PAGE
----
Opening Skinner's Box artwork

Groups who enjoy shows that are a little bit extraordinary will make ideal audience members for the stage version of Opening Skinner’s Box: Great Psychological Experiments of the Twentieth Century.

The show, which has been adapted for the stage from Laura Slater’s 2004 book of the same name, will run at The Northern Stage in Newcastle from 22nd to 30th April, followed by nine days at the West Yorkshire Playhouse in Leeds from 5th to 14th May.

Opening Skinner’s Box has been produced by inventive production company Improbable, who will celebrate their 20th anniversary next year.

The show is co-directed by Phelim McDermott and Lee Simpson, and designed by Laura Hopkins.

What’s it about?

‘Why do we love? When would we kill? How do we learn? Why do we believe in the unbelievable? What is memory? Why do we keep doing things that hurt us?’

These were religious and philosophical questions until about a hundred years ago; then science joined the conversation to imply that everything we think about ourselves is wrong.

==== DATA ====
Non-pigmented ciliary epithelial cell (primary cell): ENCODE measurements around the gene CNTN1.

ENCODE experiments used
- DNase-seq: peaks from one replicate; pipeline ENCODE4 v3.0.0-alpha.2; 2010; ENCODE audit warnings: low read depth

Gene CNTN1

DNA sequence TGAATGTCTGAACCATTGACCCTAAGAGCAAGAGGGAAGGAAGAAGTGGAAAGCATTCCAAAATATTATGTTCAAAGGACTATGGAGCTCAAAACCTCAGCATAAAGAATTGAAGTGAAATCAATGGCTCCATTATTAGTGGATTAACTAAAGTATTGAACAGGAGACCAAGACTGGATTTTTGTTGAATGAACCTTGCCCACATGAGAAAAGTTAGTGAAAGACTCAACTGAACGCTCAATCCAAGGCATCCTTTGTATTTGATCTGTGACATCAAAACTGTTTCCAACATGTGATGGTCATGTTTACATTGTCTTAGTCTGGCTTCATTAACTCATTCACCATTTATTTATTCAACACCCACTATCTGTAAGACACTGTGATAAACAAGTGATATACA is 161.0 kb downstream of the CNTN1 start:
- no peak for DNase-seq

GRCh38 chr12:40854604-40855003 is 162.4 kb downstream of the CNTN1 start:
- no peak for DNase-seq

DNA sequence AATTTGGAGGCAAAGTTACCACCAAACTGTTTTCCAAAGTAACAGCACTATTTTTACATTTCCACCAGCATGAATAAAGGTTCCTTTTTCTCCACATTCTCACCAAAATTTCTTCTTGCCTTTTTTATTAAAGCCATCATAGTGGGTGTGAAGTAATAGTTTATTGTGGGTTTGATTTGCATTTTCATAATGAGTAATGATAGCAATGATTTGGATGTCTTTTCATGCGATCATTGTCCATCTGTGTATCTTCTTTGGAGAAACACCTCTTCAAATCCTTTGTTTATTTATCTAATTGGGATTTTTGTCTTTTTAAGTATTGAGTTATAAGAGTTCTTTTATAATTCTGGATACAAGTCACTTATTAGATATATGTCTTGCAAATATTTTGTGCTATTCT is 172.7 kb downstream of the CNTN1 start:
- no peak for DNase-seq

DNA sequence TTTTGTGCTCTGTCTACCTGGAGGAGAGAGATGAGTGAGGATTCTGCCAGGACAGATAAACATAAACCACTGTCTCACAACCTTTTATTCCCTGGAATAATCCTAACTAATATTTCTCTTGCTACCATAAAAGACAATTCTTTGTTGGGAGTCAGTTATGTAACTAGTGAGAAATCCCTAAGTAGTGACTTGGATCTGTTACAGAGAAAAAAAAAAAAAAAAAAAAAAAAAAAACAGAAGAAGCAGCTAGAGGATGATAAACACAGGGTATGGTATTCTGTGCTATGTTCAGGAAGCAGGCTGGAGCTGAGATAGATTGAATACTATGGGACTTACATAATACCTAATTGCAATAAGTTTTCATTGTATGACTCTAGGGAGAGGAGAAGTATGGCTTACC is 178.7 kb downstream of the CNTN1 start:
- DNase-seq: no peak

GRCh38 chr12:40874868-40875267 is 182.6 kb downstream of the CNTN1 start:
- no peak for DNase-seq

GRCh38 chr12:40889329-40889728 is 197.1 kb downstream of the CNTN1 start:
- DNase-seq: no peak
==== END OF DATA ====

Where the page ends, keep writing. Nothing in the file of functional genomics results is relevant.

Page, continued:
Inspired by the controversial book by Lauren Slater, Opening Skinner’s Box is a whistle-stop tour of the scientific quest to make sense of what we are and who we are, told through ten great psychological experiments and the stories of the people who created them.


Improbable is a British inventive company, creating anything from intimate, small scale works such as 70 Hill Lane (a theatre show revolving around tape) to massive outdoor spectacles like Sticky, which was the creation of a variety of huge structures, also made of tape.

Another project coming up in the company’s 20th year include Akhnaten from 4th to 18th March, which is an opera about the religious figure of the same name. This will take place at the London Coliseum and is the last of a trilogy of ‘portrait’ operas which looks at figures from science, politics and religion.

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